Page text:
Full title  Atlas Shrugged

Author Ayn Rand

Type of Work Novel

Genre Mystery; romance; epic; philosophy treatise

Language English

Time and Place Written  1946–1957; Unites States

Date of First Publication  1957

Publisher Random House

Narrator The story is told by an anonymous third-person narrator.

Point of View The narrator speaks in the third person, focusing mainly on Dagny and Rearden, but following all the characters. Characters and actions are described subjectively; the narrator offers insight into the inner emotions and thoughts of the characters as well as their outward activities.

Tone On the surface, the story is narrated in a detached, objective tone, but Rand’s underlying attitude toward modern society is bitterly ironic and satirical.

Tense Past

Setting (time)  Unspecified point in the second half of the twentieth century

Setting (place) The United States

Protagonist Dagny Taggart

Major Conflict Dagny must try to keep her railroad from collapsing before she can find the destroyer who is systematically removing the men of the mind from the world.

Rising Action As the dangerous collectivist policies of powerful looters plunge the country into chaos and the destroyer claims more men, Dagny begins to doubt her commitment to the railroad.

Climax Dagny follows the destroyer, John Galt, and discovers the vanished men, who urge her to join their strike of the mind; she is torn between love for her railroad and the rationality of their position.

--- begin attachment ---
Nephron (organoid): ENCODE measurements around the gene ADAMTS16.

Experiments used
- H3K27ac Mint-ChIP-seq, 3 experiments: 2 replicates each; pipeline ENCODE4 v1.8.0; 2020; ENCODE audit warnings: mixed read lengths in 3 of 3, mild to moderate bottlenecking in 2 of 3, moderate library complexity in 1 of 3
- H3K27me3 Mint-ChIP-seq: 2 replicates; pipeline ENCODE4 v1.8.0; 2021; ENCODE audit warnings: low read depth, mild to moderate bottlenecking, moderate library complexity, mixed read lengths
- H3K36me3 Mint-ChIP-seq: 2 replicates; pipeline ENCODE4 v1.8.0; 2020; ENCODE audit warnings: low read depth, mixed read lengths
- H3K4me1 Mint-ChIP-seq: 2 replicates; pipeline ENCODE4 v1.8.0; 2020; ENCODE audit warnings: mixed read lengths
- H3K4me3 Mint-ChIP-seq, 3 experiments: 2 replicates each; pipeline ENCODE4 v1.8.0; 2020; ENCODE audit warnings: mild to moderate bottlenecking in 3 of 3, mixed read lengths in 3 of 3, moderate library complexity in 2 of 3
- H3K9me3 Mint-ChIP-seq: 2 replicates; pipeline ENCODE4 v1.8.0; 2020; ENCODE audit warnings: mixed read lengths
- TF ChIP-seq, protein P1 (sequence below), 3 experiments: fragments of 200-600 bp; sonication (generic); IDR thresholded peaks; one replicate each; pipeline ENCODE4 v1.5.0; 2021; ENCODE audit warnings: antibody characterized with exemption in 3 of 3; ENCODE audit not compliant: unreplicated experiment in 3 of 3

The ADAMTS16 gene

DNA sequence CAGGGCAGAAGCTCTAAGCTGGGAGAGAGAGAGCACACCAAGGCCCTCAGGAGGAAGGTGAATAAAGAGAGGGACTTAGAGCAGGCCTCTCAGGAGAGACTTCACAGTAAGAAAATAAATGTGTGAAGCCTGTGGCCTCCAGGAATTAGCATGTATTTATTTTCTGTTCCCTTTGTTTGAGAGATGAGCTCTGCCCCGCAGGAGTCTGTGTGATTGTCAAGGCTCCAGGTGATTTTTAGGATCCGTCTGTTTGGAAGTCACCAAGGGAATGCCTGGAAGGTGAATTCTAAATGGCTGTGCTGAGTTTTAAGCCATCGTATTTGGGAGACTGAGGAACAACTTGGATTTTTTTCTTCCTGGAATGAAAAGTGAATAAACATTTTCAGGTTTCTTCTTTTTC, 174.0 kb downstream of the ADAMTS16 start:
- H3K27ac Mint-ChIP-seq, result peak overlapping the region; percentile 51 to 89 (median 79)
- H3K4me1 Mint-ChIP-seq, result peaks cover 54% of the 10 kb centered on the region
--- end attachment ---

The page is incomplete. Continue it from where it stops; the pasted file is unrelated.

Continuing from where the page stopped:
Falling Action The looters imprison Galt, revealing their true evil nature, and Dagny realizes she must join the strike; she and the other strikers rescue Galt in a gunfight.

Themes The importance of the mind; the evils of collectivism; the need to integrate mind and body

Motifs Rhetorical questions; motive power; bridges

Symbols The sign of the dollar; the bracelet; Wyatt’s Torch; Atlas

Foreshadowing Paul Larkin warns Rearden to watch his “Washington man,” Wesley Mouch, who will rise to power after betraying Rearden and ultimately try to destroy Rearden Steel. Francisco describes his mismanagement of the San Sebastian Mines as the result of following politically popular ideas. Later, the large-scale destruction of the economy naturally follows from the looters’ devotion to these ideas. Francisco warns the looters that their complex political and economic structure could be destroyed by someone’s simply naming the exact nature of what they are doing. In his radio speech, Galt does just this.